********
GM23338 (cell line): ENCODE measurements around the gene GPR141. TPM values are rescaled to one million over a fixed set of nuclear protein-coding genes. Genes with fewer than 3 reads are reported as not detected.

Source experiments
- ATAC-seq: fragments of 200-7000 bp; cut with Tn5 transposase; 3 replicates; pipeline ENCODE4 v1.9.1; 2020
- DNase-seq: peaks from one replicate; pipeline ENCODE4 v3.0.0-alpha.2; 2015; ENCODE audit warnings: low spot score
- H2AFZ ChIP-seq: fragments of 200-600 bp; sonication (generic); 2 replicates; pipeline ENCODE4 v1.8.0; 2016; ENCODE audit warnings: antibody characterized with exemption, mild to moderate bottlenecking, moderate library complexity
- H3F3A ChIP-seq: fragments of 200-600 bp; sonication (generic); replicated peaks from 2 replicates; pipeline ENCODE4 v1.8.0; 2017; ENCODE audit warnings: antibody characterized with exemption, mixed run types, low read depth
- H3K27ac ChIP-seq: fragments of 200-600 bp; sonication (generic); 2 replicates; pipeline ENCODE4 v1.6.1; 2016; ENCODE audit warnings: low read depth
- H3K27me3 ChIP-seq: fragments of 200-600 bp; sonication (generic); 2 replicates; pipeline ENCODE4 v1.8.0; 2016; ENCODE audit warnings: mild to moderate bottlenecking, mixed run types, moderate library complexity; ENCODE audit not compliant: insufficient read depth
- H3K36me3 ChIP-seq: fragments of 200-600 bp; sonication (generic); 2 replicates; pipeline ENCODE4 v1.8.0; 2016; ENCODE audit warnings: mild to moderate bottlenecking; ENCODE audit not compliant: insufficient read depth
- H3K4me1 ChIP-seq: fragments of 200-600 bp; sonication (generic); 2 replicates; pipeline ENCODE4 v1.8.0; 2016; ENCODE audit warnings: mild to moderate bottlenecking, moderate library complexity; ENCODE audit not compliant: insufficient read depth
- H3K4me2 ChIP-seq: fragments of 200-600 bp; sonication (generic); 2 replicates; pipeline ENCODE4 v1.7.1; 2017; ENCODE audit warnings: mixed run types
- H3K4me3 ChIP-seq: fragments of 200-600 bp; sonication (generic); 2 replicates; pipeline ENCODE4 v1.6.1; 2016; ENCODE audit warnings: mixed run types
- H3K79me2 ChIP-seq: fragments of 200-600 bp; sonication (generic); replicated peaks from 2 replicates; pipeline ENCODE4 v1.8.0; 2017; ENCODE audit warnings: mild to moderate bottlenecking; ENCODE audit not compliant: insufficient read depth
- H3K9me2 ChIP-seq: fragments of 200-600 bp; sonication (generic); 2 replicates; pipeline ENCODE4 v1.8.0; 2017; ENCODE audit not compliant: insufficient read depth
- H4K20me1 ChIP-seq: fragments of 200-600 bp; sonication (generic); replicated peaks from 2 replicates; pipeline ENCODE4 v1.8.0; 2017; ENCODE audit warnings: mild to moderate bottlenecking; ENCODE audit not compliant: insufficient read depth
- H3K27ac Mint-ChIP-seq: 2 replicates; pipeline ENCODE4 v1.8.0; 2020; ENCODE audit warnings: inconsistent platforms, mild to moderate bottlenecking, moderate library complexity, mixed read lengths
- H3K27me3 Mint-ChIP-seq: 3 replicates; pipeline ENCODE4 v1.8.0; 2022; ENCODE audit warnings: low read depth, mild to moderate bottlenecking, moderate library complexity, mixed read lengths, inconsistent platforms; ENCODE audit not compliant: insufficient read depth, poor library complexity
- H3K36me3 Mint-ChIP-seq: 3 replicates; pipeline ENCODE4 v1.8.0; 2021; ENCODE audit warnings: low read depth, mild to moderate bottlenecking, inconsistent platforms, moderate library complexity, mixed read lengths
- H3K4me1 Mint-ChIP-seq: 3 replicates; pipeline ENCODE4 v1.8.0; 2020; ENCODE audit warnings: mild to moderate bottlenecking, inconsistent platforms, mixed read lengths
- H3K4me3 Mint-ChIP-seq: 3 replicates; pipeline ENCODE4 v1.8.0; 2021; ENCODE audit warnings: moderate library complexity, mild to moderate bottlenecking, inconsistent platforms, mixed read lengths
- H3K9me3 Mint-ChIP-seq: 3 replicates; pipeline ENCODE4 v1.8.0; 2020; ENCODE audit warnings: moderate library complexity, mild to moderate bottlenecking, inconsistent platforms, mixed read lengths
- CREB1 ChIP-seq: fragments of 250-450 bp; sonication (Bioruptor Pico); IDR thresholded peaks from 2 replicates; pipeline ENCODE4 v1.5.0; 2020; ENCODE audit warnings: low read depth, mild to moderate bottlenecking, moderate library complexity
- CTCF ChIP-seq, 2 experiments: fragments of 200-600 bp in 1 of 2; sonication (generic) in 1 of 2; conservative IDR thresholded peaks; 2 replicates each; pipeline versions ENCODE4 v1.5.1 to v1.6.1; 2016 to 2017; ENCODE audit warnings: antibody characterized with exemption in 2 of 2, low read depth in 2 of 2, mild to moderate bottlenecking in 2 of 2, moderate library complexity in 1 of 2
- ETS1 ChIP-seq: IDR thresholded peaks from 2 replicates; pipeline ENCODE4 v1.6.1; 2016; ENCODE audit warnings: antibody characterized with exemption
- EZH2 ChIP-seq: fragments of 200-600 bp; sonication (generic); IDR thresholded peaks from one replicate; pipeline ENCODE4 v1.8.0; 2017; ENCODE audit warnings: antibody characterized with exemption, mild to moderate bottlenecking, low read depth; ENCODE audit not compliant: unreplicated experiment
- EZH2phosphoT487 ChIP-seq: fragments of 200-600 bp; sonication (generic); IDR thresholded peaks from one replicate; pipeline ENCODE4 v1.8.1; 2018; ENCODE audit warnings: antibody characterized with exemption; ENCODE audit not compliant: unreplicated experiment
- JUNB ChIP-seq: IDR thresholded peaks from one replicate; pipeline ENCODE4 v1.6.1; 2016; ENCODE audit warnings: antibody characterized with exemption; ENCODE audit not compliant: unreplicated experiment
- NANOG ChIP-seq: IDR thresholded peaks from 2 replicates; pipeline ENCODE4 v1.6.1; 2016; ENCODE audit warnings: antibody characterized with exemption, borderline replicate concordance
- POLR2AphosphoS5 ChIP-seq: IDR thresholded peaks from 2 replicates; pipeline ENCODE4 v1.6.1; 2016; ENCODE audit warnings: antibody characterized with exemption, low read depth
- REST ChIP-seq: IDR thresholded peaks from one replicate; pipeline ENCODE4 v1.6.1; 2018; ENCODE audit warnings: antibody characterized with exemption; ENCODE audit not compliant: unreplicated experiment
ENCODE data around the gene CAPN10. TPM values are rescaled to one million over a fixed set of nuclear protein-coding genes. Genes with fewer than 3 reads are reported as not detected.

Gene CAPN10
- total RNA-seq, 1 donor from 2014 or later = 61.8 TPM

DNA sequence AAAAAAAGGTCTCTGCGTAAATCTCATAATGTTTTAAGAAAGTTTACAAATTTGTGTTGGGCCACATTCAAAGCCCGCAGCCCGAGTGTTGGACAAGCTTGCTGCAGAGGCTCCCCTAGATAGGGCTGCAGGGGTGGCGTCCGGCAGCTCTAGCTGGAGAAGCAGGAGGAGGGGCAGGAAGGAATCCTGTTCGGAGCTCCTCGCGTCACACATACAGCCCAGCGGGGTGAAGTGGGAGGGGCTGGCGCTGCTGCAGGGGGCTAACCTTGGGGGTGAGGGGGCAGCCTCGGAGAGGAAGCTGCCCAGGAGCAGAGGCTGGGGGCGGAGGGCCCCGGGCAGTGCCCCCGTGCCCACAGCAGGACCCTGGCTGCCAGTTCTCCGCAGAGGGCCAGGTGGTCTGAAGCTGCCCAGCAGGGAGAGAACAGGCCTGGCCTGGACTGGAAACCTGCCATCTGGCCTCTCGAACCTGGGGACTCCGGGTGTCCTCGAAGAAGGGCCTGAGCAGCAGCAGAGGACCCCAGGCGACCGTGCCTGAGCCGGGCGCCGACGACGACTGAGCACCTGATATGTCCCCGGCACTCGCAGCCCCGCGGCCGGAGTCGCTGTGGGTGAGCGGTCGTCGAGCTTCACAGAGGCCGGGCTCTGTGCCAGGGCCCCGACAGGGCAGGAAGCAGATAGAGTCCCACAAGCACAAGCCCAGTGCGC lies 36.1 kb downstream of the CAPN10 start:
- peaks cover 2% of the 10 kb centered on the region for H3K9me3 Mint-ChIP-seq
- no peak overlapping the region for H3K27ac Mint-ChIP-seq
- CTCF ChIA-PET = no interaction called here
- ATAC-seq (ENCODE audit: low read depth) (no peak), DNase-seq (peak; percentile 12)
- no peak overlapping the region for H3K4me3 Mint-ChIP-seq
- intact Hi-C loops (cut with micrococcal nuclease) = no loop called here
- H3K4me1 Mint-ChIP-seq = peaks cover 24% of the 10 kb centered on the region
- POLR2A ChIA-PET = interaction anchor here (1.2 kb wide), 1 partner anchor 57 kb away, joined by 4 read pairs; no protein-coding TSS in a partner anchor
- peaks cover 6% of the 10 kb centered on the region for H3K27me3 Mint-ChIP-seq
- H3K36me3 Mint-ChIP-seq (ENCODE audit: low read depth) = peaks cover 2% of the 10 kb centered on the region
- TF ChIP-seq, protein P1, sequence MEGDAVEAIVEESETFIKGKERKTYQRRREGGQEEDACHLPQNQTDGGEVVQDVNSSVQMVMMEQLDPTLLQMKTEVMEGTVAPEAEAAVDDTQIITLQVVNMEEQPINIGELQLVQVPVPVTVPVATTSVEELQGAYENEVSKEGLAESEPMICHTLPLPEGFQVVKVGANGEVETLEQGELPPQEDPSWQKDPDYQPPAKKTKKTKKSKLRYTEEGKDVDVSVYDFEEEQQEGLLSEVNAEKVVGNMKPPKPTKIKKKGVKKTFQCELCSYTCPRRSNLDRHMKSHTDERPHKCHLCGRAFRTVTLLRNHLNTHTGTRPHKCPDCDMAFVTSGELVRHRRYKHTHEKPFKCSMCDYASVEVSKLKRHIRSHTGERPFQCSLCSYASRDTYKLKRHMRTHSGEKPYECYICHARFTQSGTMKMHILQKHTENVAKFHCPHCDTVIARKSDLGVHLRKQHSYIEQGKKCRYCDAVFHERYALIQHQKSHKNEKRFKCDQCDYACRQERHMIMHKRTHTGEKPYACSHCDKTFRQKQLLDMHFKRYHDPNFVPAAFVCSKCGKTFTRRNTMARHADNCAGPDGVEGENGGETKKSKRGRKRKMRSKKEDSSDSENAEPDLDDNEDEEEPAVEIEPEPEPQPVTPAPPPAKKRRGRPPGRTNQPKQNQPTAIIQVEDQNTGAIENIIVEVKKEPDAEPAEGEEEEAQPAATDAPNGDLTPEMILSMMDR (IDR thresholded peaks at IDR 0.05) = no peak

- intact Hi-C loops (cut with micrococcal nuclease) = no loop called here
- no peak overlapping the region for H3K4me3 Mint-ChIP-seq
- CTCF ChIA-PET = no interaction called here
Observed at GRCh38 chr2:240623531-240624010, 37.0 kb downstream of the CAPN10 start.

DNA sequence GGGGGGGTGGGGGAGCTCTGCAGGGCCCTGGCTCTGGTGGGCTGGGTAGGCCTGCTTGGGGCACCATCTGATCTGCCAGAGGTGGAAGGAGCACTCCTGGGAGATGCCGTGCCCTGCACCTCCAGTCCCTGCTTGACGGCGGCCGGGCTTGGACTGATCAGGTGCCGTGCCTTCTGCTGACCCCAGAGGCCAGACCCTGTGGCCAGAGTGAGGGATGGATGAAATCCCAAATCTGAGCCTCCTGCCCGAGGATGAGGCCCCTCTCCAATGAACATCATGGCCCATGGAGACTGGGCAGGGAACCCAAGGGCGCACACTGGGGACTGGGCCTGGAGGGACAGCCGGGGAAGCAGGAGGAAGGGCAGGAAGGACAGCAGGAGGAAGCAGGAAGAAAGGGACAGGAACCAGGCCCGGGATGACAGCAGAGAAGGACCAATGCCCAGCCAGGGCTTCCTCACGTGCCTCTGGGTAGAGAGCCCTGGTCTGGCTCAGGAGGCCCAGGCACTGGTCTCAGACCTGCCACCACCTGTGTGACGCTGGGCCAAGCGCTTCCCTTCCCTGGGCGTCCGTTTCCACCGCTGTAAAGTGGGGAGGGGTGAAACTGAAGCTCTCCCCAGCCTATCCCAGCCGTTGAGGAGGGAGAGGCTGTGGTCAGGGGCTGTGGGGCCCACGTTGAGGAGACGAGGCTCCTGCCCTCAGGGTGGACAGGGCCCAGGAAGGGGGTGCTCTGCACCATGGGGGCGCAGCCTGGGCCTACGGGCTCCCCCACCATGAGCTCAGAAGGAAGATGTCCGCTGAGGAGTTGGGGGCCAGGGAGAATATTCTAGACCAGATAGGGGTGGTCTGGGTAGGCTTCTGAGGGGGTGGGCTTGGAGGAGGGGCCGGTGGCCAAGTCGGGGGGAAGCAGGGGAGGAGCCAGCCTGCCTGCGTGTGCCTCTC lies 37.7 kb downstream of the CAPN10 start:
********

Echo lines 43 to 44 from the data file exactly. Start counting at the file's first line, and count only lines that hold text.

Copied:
- peaks cover 6% of the 10 kb centered on the region for H3K27me3 Mint-ChIP-seq
- H3K36me3 Mint-ChIP-seq (ENCODE audit: low read depth) = peaks cover 2% of the 10 kb centered on the region